While working on a story for the Valley News last weekend, I followed a group of interested bird-watchers as they explored an area of the Connecticut River known as a pathway for waterfowl migration. Organized by the Vermont Institute of Natural Science, the tour was led by Phil Brown, who is New Hampshire Audubon’s Director of Land Management. A bald eagle and a nesting peregrine falcon were amongst the highlights of the tour.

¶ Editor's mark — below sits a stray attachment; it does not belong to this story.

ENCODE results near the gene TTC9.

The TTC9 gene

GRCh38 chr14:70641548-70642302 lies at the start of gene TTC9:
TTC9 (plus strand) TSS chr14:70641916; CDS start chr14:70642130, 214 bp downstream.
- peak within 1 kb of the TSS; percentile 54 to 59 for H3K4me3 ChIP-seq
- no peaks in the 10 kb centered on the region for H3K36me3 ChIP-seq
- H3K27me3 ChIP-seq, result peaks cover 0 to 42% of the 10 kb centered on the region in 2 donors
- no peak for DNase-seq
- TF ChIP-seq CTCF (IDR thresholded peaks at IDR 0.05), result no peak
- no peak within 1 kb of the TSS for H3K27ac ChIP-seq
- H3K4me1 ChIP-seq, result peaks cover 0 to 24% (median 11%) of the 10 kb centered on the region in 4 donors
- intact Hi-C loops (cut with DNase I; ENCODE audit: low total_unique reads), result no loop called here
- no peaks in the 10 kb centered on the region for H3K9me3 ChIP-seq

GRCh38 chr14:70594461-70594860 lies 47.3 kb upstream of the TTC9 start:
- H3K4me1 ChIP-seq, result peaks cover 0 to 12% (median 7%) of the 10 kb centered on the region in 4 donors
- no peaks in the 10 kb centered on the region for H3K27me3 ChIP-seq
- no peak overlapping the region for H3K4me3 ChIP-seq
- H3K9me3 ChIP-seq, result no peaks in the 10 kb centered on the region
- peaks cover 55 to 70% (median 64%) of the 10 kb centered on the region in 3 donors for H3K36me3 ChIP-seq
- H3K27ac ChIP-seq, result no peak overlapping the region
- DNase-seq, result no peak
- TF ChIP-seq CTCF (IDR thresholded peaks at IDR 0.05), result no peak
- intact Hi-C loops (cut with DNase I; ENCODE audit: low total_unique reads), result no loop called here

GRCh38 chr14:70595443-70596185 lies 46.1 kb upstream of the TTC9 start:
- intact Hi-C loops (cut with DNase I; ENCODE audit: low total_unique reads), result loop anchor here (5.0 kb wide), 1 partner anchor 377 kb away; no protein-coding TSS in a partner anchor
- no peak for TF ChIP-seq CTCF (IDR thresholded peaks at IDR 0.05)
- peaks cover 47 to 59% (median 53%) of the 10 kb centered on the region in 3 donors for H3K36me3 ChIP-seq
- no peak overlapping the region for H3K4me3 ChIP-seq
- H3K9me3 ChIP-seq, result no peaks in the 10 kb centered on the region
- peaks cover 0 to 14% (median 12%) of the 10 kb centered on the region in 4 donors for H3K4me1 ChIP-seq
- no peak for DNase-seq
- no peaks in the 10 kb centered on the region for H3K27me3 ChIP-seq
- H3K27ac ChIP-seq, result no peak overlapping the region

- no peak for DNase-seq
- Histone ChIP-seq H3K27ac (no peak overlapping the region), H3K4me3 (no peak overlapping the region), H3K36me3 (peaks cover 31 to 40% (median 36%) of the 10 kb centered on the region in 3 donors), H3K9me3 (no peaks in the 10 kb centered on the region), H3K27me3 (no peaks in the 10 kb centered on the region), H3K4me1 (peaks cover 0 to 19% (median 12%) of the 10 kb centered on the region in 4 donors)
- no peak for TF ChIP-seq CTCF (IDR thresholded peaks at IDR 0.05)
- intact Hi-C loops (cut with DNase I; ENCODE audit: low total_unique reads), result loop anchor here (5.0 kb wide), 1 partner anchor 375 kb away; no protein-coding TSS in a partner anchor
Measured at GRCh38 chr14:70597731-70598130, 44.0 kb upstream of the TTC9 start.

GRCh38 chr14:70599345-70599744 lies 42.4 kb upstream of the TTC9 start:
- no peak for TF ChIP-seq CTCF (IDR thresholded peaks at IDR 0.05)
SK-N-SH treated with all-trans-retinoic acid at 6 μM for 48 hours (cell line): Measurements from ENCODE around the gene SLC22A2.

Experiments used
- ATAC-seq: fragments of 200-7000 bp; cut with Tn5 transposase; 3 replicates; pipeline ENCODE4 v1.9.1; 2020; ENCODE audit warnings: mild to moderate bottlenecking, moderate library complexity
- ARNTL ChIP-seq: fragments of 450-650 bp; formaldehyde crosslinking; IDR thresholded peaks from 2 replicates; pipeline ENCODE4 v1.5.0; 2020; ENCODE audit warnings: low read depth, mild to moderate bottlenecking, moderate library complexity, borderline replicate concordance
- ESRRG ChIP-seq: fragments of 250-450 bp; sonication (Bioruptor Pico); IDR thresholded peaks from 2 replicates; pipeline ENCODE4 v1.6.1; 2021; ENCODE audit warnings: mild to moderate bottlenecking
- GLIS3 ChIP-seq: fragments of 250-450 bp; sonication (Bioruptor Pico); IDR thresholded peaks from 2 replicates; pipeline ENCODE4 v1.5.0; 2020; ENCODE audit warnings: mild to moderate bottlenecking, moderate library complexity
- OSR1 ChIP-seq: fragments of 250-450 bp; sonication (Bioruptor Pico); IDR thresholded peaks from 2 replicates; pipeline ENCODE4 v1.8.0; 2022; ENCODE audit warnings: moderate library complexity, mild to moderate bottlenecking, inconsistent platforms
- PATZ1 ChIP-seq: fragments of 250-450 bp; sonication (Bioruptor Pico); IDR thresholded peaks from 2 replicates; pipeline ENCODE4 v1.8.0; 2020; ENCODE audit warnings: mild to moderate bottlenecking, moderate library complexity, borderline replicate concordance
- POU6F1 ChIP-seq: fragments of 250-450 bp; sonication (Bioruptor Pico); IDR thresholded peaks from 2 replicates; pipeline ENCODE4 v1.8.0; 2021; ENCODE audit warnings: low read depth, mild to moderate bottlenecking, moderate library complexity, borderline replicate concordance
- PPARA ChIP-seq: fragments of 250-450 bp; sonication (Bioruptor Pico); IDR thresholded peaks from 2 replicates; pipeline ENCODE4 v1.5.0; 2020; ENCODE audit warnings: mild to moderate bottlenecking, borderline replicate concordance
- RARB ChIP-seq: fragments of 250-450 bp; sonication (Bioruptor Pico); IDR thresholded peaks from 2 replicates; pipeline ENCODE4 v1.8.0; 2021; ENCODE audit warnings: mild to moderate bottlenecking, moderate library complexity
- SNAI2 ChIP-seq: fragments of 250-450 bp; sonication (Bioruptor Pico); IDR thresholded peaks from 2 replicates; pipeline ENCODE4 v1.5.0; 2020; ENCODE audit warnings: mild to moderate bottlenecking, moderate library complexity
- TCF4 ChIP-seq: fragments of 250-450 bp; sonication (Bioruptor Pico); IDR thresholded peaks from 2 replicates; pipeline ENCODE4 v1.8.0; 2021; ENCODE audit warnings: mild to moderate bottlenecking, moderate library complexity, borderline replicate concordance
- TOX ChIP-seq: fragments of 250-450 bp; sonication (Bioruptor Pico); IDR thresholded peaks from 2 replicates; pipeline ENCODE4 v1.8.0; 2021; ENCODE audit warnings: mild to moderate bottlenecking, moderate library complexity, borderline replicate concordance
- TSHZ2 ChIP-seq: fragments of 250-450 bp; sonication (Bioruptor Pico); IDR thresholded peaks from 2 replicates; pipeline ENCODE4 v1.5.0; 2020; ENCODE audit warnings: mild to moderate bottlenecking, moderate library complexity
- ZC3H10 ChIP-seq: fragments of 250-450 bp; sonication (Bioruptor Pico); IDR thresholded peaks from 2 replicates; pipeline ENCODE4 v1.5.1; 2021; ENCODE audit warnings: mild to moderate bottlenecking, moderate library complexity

From top: Common grackles fly across a marsh adjacent to the Connecticut River south of Charlestown, N.H. With the unusually warm weather in March, the ice melted early in the area’s rivers and streams, speeding up the migration of birds that come through the spring on the way to their summer breeding grounds up north; Lebanon, N.H., resident Tina Avery looks through a spotting scope at an American black duck during a tour of what’s been designated the Middle Connecticut River Important Bird Area in Charlestown; N.H. Audubon’s Phil Brown: “If they get to breeding areas earlier, they’ll have an advantage, but also a risk.”; A mid-tour look at photographs of a hooded merganser.
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